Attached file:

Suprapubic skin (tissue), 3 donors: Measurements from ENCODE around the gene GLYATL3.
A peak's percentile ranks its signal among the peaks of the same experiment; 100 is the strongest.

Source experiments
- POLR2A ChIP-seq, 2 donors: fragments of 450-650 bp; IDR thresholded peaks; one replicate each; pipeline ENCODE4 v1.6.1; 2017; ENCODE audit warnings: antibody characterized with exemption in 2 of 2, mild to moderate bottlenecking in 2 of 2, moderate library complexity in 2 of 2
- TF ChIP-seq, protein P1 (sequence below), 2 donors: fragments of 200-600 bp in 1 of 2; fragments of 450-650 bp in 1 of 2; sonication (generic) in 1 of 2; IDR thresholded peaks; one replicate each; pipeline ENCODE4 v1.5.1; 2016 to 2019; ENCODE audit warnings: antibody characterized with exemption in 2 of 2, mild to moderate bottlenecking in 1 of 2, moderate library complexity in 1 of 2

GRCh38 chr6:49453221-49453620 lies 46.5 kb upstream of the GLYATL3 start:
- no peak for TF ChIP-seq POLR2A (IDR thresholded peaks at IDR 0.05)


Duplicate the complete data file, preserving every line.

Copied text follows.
Suprapubic skin (tissue), 3 donors: Measurements from ENCODE around the gene GLYATL3.
A peak's percentile ranks its signal among the peaks of the same experiment; 100 is the strongest.

Source experiments
- POLR2A ChIP-seq, 2 donors: fragments of 450-650 bp; IDR thresholded peaks; one replicate each; pipeline ENCODE4 v1.6.1; 2017; ENCODE audit warnings: antibody characterized with exemption in 2 of 2, mild to moderate bottlenecking in 2 of 2, moderate library complexity in 2 of 2
- TF ChIP-seq, protein P1 (sequence below), 2 donors: fragments of 200-600 bp in 1 of 2; fragments of 450-650 bp in 1 of 2; sonication (generic) in 1 of 2; IDR thresholded peaks; one replicate each; pipeline ENCODE4 v1.5.1; 2016 to 2019; ENCODE audit warnings: antibody characterized with exemption in 2 of 2, mild to moderate bottlenecking in 1 of 2, moderate library complexity in 1 of 2

GRCh38 chr6:49453221-49453620 lies 46.5 kb upstream of the GLYATL3 start:
- no peak for TF ChIP-seq POLR2A (IDR thresholded peaks at IDR 0.05)